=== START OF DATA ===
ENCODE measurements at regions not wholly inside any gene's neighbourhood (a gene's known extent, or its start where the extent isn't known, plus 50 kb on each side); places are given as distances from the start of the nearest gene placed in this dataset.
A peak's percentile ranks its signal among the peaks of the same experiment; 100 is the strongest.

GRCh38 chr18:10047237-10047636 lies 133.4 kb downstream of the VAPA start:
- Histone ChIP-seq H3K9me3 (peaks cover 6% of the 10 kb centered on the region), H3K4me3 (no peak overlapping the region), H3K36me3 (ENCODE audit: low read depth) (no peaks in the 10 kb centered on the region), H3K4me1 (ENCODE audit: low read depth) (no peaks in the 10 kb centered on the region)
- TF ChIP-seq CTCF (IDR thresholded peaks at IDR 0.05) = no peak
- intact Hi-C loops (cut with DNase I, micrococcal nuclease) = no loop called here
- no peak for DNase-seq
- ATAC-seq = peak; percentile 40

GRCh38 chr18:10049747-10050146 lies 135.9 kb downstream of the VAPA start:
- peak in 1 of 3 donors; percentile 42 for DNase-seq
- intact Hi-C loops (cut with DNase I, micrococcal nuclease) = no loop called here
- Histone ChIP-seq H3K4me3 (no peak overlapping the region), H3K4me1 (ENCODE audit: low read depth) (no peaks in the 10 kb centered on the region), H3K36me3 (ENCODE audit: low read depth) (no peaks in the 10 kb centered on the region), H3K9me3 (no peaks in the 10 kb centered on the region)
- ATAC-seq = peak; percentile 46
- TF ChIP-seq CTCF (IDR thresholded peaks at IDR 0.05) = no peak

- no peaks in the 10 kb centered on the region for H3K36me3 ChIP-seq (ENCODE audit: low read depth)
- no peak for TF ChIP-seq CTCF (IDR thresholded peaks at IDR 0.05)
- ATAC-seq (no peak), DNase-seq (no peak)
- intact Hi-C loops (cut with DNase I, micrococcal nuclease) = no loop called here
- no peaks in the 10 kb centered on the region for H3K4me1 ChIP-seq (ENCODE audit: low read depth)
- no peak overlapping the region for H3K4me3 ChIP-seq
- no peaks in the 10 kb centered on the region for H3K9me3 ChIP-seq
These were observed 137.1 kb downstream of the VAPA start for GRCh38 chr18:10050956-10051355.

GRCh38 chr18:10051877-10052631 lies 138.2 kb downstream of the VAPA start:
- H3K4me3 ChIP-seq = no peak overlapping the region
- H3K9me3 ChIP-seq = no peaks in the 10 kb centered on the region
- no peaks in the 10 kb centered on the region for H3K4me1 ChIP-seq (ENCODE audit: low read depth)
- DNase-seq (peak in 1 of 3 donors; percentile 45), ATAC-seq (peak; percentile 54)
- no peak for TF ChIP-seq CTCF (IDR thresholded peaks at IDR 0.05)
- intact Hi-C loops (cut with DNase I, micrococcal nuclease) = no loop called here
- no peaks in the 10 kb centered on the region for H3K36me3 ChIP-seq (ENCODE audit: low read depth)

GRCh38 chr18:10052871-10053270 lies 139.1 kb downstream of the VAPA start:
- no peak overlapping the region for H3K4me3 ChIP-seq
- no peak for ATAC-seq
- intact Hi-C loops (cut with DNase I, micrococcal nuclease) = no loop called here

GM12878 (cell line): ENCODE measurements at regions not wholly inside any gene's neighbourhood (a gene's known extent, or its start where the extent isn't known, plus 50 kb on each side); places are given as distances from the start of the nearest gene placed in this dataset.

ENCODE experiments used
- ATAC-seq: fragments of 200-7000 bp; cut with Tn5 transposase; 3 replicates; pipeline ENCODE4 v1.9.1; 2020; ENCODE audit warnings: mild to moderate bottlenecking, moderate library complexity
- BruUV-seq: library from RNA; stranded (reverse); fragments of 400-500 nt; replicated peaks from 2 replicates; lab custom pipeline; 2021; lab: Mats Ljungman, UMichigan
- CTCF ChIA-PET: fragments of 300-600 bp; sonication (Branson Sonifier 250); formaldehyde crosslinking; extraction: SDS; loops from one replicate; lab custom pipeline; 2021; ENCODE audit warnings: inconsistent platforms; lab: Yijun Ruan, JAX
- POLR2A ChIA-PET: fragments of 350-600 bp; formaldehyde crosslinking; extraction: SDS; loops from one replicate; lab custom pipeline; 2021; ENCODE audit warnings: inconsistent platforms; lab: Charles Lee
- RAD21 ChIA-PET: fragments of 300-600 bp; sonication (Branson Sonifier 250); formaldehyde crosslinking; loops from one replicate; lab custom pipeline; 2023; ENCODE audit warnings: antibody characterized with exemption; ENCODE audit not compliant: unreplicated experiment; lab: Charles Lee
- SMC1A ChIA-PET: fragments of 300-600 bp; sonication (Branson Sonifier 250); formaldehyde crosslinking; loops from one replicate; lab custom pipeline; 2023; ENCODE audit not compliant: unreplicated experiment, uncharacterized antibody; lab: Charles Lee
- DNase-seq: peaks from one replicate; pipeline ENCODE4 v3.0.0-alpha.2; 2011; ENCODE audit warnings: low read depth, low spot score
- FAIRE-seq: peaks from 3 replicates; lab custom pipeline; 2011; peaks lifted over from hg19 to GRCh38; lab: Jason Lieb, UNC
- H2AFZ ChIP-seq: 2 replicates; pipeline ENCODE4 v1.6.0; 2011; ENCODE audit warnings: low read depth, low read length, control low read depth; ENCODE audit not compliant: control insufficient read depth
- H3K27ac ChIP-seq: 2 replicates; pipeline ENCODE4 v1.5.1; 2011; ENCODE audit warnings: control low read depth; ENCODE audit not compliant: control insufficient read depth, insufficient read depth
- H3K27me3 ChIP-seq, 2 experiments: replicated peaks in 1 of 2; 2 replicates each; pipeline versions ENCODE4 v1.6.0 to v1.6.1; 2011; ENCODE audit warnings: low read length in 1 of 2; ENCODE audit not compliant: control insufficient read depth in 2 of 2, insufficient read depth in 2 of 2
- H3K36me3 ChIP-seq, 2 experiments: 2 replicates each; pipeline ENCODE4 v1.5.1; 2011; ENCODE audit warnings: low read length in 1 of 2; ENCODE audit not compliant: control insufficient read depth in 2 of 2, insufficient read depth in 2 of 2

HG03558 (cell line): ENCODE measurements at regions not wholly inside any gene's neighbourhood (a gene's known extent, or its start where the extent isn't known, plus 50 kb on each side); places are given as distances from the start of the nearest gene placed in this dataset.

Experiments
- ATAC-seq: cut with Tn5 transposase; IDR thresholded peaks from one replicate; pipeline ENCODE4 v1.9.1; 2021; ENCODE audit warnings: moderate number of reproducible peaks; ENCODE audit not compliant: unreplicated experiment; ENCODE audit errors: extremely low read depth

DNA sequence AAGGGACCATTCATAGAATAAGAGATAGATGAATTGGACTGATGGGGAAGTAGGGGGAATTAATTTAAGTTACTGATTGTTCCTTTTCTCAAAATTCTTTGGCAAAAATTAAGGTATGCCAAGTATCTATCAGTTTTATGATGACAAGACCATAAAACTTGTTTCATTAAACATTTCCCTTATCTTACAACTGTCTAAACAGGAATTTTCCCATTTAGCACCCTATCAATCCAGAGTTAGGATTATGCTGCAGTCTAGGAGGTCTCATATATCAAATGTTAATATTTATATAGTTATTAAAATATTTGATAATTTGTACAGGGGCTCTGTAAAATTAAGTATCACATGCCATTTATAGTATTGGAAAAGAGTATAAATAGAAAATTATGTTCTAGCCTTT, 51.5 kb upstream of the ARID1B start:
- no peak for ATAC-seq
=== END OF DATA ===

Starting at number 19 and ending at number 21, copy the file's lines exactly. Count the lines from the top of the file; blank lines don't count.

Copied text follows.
- no peaks in the 10 kb centered on the region for H3K4me1 ChIP-seq (ENCODE audit: low read depth)
- no peak overlapping the region for H3K4me3 ChIP-seq
- no peaks in the 10 kb centered on the region for H3K9me3 ChIP-seq